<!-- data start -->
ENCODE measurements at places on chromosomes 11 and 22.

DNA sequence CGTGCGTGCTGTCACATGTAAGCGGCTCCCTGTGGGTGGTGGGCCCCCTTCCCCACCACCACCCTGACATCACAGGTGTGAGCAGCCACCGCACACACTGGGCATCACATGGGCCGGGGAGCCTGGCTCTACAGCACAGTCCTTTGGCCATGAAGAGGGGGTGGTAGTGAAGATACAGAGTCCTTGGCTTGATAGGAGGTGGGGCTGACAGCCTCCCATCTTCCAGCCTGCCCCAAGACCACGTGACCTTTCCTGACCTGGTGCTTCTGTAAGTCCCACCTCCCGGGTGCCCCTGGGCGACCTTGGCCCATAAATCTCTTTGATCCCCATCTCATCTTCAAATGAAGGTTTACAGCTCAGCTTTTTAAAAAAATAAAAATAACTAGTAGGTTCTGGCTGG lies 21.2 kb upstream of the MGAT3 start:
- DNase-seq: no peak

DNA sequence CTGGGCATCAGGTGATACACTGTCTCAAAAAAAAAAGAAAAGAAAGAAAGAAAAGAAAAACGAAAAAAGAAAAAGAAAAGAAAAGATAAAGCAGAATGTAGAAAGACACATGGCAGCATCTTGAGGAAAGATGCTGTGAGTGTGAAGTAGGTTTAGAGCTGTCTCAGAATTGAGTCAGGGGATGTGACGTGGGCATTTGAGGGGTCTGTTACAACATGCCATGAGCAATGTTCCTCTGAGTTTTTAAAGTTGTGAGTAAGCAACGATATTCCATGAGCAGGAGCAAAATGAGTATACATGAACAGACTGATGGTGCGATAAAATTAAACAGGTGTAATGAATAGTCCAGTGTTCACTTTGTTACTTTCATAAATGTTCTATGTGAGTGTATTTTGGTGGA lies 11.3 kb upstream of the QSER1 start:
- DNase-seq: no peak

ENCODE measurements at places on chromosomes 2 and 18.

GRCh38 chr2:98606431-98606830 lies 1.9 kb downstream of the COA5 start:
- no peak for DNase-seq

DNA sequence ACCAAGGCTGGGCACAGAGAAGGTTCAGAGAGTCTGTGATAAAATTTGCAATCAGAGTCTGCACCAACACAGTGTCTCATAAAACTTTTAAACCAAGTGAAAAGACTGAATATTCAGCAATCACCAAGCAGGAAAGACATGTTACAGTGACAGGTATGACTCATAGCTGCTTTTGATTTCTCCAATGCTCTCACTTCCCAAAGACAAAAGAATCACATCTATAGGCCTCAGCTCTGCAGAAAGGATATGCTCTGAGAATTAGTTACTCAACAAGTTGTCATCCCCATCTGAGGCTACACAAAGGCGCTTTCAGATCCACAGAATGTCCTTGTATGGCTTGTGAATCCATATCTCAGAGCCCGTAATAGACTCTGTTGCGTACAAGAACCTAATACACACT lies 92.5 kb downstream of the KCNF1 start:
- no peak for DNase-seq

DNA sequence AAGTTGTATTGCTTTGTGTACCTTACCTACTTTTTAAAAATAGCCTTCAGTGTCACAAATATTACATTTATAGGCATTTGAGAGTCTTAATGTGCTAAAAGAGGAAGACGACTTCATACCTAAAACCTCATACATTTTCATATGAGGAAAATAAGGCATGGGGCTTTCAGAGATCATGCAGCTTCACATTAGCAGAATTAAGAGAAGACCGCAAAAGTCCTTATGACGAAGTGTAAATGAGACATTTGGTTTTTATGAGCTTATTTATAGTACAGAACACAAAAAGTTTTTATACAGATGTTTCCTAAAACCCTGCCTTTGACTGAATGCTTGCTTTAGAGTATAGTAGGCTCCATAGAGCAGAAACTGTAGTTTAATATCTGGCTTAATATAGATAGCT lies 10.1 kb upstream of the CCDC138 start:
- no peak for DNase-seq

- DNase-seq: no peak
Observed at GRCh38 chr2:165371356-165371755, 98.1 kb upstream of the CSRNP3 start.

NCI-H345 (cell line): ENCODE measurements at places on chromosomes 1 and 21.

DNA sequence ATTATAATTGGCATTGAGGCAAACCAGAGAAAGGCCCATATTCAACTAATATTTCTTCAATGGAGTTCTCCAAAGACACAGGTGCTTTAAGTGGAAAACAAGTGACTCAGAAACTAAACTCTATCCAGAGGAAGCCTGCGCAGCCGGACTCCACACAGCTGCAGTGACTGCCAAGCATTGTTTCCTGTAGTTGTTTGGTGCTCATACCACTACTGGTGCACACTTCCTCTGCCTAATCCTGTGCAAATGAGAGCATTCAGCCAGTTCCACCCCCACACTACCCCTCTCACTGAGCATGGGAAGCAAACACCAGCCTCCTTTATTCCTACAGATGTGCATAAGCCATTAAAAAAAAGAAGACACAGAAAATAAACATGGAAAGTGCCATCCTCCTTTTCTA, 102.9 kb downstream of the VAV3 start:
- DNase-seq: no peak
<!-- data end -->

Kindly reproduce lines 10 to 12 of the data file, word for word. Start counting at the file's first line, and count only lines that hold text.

- no peak for DNase-seq

DNA sequence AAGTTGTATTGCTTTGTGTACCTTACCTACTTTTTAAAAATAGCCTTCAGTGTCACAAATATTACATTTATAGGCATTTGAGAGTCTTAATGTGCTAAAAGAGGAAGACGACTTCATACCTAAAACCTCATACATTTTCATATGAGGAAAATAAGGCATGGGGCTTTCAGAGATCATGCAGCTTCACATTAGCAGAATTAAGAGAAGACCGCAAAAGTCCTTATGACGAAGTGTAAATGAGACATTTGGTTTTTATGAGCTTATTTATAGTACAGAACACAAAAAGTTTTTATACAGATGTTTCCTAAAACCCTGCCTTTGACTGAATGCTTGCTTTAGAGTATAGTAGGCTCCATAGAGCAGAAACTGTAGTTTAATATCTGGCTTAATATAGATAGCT lies 10.1 kb upstream of the CCDC138 start:
- no peak for DNase-seq